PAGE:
May 1, 2017 3:27 pm
Updated: May 2, 2017 12:06 pm

Hamilton agency overwhelmed by wait list of child refugees in need of trauma treatment services

Many of the refugees that walk through the doors at the Hamilton agency Thrive are from war-torn countries, and require professionals trained in trauma care.

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Refugee children, including a large number of Syrian newcomers, are now waiting up to six months for specialized mental health services at a Hamilton agency.

Thrive Child and Youth Trauma Services says it’s the only organization in the city offering the level of care that many of these children need.

Interim Executive Director Catherine Pead says the problem is that they are now at capacity, both clinically and financially.

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“At the end of March, we had 25 kids on our wait list in the Oasis program, and 22 of them were Syrian,” she said.

“The challenge we have is that our funding is flat.”

“We don’t get more funding if there are more children in need,” she adds. “So, we are scrambling with fundraising, and going to other funders to see if we can supplement that.”

The OASIS program is currently funded by the provincial Ministry of Children and Youth Services, The City of Hamilton, the Hamilton Community Foundation as well as other individual donors.

Since the spike in referrals, Thrive has been able to hire an additional clinician but Pead says it’s just not enough to meet the demand.

The situation is made worse by the fact that she doesn’t see this as a short-term situation.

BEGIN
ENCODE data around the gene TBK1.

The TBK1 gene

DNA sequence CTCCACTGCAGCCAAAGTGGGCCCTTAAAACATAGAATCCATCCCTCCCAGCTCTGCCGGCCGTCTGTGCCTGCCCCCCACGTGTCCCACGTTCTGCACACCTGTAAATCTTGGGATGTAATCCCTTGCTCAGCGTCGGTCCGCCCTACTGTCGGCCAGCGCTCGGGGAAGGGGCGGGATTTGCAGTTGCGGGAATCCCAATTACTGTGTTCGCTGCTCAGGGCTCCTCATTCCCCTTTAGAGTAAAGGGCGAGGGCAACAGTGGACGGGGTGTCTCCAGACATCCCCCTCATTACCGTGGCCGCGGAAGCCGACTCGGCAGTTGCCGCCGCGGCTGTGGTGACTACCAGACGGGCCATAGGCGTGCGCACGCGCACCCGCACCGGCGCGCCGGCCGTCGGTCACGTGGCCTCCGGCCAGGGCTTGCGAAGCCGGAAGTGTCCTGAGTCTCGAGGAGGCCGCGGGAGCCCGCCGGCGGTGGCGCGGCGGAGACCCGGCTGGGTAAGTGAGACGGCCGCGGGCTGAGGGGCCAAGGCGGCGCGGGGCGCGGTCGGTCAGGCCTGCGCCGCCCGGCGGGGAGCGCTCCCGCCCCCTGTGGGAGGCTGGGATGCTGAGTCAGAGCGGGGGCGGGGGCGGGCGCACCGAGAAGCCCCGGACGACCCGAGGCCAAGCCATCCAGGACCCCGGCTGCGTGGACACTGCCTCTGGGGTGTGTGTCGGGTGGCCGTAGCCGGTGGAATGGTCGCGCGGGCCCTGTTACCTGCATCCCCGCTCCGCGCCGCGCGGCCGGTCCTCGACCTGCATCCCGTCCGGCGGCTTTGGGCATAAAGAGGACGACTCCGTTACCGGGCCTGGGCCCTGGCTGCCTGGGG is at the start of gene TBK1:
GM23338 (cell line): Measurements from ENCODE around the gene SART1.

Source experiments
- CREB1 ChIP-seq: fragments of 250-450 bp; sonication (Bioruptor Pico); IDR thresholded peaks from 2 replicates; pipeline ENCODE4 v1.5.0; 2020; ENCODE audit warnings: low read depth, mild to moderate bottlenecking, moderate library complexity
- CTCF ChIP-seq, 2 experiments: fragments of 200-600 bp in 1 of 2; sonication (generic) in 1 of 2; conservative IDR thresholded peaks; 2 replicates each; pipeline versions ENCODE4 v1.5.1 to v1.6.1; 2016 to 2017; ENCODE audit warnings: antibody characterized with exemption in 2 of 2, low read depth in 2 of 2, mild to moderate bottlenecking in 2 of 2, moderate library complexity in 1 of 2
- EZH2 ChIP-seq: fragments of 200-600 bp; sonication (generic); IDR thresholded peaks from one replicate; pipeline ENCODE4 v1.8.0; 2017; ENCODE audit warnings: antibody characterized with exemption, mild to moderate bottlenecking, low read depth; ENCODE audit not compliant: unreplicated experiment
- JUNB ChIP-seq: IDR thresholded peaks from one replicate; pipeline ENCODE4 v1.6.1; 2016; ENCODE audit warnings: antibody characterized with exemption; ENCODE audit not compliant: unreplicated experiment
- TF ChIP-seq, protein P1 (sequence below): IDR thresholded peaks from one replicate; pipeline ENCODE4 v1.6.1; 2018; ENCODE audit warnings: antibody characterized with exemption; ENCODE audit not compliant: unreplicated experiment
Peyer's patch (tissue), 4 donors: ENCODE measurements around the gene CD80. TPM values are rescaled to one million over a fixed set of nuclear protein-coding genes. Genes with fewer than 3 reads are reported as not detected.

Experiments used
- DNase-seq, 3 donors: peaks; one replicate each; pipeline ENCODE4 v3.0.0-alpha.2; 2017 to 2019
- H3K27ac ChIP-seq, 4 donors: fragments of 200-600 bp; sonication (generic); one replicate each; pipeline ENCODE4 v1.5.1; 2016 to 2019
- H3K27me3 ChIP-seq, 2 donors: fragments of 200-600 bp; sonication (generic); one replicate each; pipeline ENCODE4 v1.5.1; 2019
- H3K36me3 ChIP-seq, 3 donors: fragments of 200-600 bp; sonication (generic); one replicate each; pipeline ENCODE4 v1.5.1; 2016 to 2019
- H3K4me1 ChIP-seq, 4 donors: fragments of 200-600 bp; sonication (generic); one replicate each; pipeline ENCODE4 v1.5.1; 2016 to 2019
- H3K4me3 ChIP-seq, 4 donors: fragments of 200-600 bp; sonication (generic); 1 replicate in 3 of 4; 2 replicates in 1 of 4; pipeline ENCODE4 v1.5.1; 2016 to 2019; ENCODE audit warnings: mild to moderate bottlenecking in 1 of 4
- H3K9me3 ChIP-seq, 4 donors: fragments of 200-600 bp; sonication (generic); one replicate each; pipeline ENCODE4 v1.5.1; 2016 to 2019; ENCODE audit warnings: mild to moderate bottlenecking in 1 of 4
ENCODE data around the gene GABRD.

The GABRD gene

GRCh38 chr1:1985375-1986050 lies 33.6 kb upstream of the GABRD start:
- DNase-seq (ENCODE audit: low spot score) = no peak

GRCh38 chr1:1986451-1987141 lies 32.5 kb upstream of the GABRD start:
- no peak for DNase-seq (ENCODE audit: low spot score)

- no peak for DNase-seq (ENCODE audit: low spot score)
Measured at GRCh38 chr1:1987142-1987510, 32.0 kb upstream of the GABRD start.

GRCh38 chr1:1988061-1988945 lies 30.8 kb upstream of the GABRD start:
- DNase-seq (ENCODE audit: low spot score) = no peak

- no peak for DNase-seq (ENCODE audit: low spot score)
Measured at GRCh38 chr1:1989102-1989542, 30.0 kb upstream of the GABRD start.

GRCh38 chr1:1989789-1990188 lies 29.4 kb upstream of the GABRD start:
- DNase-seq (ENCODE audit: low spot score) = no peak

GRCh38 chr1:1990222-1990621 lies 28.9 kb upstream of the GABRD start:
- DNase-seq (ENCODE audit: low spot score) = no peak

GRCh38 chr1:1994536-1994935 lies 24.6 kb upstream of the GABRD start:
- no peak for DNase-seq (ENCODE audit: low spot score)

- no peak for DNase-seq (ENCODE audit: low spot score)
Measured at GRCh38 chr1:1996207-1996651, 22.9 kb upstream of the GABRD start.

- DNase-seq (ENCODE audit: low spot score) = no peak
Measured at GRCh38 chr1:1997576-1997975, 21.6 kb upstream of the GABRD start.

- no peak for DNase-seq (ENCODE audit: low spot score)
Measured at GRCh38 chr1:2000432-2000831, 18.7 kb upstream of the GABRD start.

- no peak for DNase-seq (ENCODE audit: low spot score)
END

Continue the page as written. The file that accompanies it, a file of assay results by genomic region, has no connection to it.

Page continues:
Many of the refugees that walk through the doors at Thrive are from war-torn countries, and require professionals trained in trauma care.

“They may have seen people die in front of them. They may have been in a building that had bombsĀ dropped on it,” Pead said, emphasizing the time it takes to process.

“Settlement and integration don’t happen on a schedule, so we may still be seeing trauma emerge in these newcomers for several years to come.”

In children, trauma often manifests in a school setting or due to triggers, according to Pead.

It can come in many forms including anxiety, headaches, aggression, outbursts and bed-wetting.

When mental-health needs are not dealt with in an efficient manner, Pead says there is a compound effect later in life, which is why Thrive is calling on all levels of government to help tackle the wait list.

The organization is looking to raise $50,000 to $75,000 in order to meet the extra demand.

That translates into about three additional days of clinical time.

“Maybe at the federal level, we need to see some more resources to help local communities with the complex integration needs of this particular population” Pead said.

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